Italy (FIMI)[46] 96
Macedonia Top 30 (IFPI)[47] 1
Romania Top 100 (Music & Media)[48] 80
Scotland (Official Charts Company)[49] 16
United Kingdom (The Official Charts Company)[20] 50
United Kingdom Physical Singles (The Official Charts Company)[20] 15

Credits and personnel[edit]


  1. ^ a b c d e f g "New Best Of Album". Archived from the original on 2009-06-20. Retrieved 2007-05-22.
  2. ^ a b c d The Making of "Tell Me Where It Hurts" (DVD track)
  3. ^ Interview with Duke Erikson, Lime magazine, September 2007 issue
  4. ^ a b "Another Butch interview". (archived on Garbage Proboards). Archived from the original on 2012-06-24. Retrieved 2008-02-02.
  5. ^ "Garbage End Sabbatical for Benefit Show". Music. Archived from the original on 2007-10-22. Retrieved 2008-01-28.
  6. ^ "Garbage, Raitt Lead Benefit For Veteran Drummer". Retrieved 2007-05-12.
  7. ^ "The End of Chapter One". Drum Media (reproduced on Garbage. Archived from the original on 2012-11-23. Retrieved 2008-02-02.
  8. ^ Shirley Manson, as quoted on The Making of "Tell Me Where It Hurts"
  9. ^ a b Classic Rock magazine, August 2007
  10. ^ a b Email from Warner UK, dated July 20, 2007, regarding the release of Absolute Garbage: "You can also download the album from iTunes for the iTunes exclusive album featuring an exclusive new track, entitled 'All The Good In This Life'"
  11. ^ "Tell Me Where It Hurts" sleeve credits
  12. ^ "Daniel Shulman: Credits". Retrieved 2008-02-02.
  13. ^ "01.26.04 Studio Diary #13". Archived from the original on 2012-06-24. Retrieved 2008-02-02.
  14. ^ "Absolute Garbage". Archived from the original on 2007-10-14. Retrieved 2007-06-20.
  15. ^ "MySpace Music: Garbage". Retrieved 2007-06-05.
  16. ^ "Tell Me... is C-Listed on Radio 2 [UK]". Garbage. Archived from the original on 2012-10-28. Retrieved 2007-06-20.
  17. ^ "Travis join R2 A-list". Music Week. Retrieved 2008-08-06.
  18. ^ "Absolute Garbage". Warner Music Australia. Archived from the original on 2007-09-01. Retrieved 2008-02-06.
  19. ^ "Radyo Odtu top 40 chart Sept 14, 2007 issue". Archived from the original on 2012-12-14. Retrieved 2008-02-02.
  20. ^ a b c "Timbaland ends Rihanna's chart reign". Music Week. Retrieved 2008-08-06.
  21. ^ "Stupid Girl re-entered the UK Top 200 Singles". Garbage. Retrieved 2009-06-27.
  22. ^ a b "iTunes UK Store listing
  23. ^ "Garbage; "Tell Me Where it Hurts" ; Station Add History". Mediabase. Archived from the original on 2012-12-14. Retrieved 2012-03-20.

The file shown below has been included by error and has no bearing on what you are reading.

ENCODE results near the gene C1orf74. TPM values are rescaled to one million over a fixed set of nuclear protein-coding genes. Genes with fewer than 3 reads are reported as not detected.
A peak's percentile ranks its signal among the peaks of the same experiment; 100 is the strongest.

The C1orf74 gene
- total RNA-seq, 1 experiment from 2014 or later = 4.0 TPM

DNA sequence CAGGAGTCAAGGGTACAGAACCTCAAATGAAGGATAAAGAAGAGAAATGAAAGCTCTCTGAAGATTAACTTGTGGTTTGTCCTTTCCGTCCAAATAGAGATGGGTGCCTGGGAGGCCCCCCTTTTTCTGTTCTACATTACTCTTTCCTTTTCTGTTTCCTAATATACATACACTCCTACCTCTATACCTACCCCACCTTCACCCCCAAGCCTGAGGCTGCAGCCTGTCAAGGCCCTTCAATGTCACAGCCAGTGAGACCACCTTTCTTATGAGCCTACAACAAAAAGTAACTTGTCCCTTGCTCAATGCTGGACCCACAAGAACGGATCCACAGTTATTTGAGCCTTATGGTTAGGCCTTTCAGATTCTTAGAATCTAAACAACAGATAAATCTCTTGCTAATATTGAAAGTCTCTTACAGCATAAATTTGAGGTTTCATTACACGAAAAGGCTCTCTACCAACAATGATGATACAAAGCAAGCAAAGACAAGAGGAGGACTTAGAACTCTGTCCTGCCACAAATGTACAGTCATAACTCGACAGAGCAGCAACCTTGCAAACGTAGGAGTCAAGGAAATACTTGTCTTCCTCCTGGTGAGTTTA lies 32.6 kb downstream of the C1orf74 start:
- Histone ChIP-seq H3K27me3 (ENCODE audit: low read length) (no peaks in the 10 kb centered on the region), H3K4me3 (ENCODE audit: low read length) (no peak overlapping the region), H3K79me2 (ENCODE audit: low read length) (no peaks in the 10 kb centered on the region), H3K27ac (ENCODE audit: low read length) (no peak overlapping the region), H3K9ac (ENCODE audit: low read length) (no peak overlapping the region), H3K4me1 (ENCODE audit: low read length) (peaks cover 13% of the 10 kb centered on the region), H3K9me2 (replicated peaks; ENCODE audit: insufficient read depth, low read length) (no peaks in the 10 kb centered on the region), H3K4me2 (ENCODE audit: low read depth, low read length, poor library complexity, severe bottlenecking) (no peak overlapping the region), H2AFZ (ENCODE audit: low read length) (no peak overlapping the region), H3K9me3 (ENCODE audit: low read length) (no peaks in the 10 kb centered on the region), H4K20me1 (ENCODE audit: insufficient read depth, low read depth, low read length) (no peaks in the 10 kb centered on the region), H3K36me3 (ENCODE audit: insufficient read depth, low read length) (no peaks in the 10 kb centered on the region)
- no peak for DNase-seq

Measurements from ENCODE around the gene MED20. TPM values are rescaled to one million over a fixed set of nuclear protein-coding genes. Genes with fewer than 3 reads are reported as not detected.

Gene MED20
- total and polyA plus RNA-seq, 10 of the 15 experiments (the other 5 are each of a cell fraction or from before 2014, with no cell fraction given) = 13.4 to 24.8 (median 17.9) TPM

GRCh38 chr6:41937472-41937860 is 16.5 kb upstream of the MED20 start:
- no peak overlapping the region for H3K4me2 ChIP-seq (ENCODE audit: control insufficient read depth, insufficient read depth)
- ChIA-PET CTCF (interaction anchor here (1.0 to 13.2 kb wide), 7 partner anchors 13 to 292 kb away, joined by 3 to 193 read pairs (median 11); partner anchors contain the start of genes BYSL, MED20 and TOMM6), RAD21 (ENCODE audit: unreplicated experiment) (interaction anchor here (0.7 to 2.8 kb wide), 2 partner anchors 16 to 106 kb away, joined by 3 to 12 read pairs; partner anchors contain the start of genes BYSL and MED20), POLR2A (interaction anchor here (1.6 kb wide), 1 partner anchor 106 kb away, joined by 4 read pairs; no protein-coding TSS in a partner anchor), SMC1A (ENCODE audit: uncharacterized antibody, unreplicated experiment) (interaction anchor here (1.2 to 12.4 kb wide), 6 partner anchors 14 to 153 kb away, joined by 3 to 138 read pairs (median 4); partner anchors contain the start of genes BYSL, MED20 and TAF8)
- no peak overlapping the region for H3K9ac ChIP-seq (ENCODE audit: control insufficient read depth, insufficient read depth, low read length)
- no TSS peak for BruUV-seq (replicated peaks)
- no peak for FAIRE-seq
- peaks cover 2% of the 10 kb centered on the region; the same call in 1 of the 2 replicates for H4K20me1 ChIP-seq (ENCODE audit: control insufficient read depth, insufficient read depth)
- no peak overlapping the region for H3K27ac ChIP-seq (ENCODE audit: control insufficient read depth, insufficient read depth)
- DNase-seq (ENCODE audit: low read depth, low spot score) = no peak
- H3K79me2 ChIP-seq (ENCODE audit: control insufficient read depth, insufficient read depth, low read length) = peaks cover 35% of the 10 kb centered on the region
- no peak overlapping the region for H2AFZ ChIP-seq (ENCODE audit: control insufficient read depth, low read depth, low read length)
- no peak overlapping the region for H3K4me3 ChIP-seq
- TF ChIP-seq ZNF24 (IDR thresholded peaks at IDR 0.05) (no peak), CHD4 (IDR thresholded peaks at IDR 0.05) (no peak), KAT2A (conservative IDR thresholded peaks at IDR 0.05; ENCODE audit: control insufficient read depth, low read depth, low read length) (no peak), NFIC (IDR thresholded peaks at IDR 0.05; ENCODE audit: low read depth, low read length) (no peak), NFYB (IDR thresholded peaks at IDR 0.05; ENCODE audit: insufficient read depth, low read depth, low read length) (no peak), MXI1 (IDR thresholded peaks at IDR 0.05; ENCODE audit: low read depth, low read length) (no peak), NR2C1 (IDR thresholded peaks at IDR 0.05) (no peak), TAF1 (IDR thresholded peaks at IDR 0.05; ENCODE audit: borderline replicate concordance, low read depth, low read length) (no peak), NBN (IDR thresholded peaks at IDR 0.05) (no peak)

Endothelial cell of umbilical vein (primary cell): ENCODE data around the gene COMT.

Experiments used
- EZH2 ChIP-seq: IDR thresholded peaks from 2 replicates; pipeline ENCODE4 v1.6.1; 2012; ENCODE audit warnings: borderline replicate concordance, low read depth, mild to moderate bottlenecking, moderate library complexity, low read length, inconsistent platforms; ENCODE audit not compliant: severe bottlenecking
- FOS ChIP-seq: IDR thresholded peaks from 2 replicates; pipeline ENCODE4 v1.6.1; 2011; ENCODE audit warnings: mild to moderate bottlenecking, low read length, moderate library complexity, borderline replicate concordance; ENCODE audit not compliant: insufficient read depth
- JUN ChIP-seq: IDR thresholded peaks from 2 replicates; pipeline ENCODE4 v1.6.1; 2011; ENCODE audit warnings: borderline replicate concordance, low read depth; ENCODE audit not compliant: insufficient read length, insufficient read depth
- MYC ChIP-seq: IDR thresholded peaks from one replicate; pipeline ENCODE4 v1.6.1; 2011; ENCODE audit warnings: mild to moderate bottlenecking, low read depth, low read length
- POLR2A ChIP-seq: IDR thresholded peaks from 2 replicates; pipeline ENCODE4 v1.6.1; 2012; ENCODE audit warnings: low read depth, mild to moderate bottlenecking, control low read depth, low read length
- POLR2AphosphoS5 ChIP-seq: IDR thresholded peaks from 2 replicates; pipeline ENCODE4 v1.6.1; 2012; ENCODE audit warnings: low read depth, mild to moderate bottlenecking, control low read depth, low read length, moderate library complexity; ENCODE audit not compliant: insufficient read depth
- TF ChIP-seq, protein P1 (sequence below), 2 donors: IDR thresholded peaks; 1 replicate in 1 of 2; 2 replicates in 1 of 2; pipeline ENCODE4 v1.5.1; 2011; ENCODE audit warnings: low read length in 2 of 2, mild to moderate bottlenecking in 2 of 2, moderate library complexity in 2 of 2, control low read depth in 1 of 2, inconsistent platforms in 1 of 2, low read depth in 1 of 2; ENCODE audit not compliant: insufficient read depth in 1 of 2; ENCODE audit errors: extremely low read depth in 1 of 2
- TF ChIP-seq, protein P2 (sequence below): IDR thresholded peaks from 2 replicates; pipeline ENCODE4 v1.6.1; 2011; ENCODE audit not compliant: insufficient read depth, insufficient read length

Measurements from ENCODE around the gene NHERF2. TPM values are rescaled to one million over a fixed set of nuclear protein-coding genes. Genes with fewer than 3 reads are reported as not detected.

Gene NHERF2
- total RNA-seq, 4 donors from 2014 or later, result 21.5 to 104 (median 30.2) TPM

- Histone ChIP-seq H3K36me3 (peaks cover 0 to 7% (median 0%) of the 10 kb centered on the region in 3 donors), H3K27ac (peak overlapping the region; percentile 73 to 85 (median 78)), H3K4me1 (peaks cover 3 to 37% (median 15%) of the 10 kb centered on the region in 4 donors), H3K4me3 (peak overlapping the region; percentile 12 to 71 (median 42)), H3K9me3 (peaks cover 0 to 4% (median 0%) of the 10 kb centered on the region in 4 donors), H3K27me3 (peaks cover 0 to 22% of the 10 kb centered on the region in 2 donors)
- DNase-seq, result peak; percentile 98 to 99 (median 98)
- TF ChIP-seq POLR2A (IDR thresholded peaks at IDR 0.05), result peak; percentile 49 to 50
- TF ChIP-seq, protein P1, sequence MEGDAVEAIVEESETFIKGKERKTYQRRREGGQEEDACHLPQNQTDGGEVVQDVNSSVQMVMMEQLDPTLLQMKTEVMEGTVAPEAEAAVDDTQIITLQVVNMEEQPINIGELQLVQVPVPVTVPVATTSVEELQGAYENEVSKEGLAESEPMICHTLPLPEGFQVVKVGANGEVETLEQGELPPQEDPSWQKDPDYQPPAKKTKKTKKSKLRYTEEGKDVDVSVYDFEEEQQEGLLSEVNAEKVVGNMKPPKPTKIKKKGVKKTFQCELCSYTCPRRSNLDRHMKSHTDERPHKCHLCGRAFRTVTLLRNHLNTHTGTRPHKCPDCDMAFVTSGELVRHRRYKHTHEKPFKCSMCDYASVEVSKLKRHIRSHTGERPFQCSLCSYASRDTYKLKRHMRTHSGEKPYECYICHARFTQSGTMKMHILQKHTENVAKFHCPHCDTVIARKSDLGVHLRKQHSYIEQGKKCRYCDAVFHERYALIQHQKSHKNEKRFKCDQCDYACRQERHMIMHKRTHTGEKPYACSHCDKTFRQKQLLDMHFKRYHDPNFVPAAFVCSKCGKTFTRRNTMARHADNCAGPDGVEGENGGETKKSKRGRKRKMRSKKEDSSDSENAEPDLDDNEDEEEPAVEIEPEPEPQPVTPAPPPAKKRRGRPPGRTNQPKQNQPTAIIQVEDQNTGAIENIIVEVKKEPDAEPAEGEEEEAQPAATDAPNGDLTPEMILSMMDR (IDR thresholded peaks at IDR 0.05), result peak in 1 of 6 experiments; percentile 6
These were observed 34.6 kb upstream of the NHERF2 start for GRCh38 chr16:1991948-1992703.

24. ^ "Bleed Like Me press release". Archived from the original on 2007-09-30. Retrieved 2008-02-02.
  25. ^ June 2007 Warners press release for the "Tell Me Where It Hurts" single, as used by a number of online retail stores: "["Tell Me Where It Hurts"] will be available on 7", CD (both with brand new tracks – the CD with a spin-off of the Pussycat Dolls 'Betcha') and DVD."
  26. ^ "A.S.C.A.P. ACE Results (Betcha)". Retrieved 2008-02-02.
  27. ^ "The Art of Peace Foundation Songs For Tibet (Jukebox)". The Art of Peace Foundation. Archived from the original on 2008-07-28. Retrieved 2008-07-29.
  28. ^ Absolute Garbage DVD credits
  29. ^ a b "Wandering Sons make connections with director, Madison's Garbage". (reproduced on Garbage. as original article has been removed. Archived from the original on 2012-12-14. Retrieved 2007-06-20.
  30. ^ "Tell Me Where It Hurts airs on UK TV". Retrieved 2007-05-20.
  31. ^ "Tell Me Where It Hurts". Archived from the original on 2007-06-07. Retrieved 2007-06-05.
  32. ^ Music Week magazine, July 15 chart issue
  33. ^ "Garbage - Absolute Garbage". Retrieved 2008-01-28.
  34. ^ "Garbage: Tell Me Where It Hurts". Digital Spy. Retrieved 2008-01-28.
  35. ^ Sunday Mail, July 8 issue
  36. ^ Daily Record, July 13 issue
  37. ^ Rock Sound magazine, August 2007 issue
  38. ^ Classic Rock magazine, August 2007 issue
  39. ^ "Absolute Garbage track by track review (July 13, 2007)". London: The Guardian. 2007-07-13. Retrieved 2008-01-28.
  40. ^ "Absolute Garbage release of the week (July 23, 2007)". The Scotsman. Retrieved 2008-01-28.
  41. ^ Moerder, Adam (2007-07-23). "Absolute Garbage review". Pitchfork Media. Archived from the original on 2008-03-10. Retrieved 2007-11-04.
  42. ^ "Absolute Garbage track by track review (July 13, 2007)". PopMatters. Retrieved 2008-01-28.
  43. ^ "TMWIH & THE GRAMMYS". National Academy of Recording Arts and Sciences (reproduced on Garbage. Archived from the original on 2012-12-14. Retrieved 2008-02-02.
  44. ^ "50th Annual Grammy Awards Nominations List". National Academy of Recording Arts and Sciences. Retrieved 2008-02-02.
  45. ^ "Wallonia Utratip 50, dated August 18th, 2007". Retrieved 2011-01-19.
  46. ^ "Tutti i successi del 2007". Hit Parade Italia. Retrieved 2011-03-27.
  47. ^ "Macedonia Top 30, July 9, 2007 issue". Retrieved 2008-02-06.
  48. ^ "Romania Top 100, August 6, 2007 issue". Retrieved 2008-02-06.
  49. ^ "Official Scottish Singles Chart Top 100; 22 July 2007 - 28 July 2007". Official Charts Company. Retrieved 2015-02-22.
  50. ^ "A.S.C.A.P. ACE Results (Tell Me Where It Hurts)". Retrieved 2008-01-28.
  51. ^ "BMI Repertoire: Tell Me Where It Hurts (Legal title)". Retrieved 2008-01-28.

External links[edit]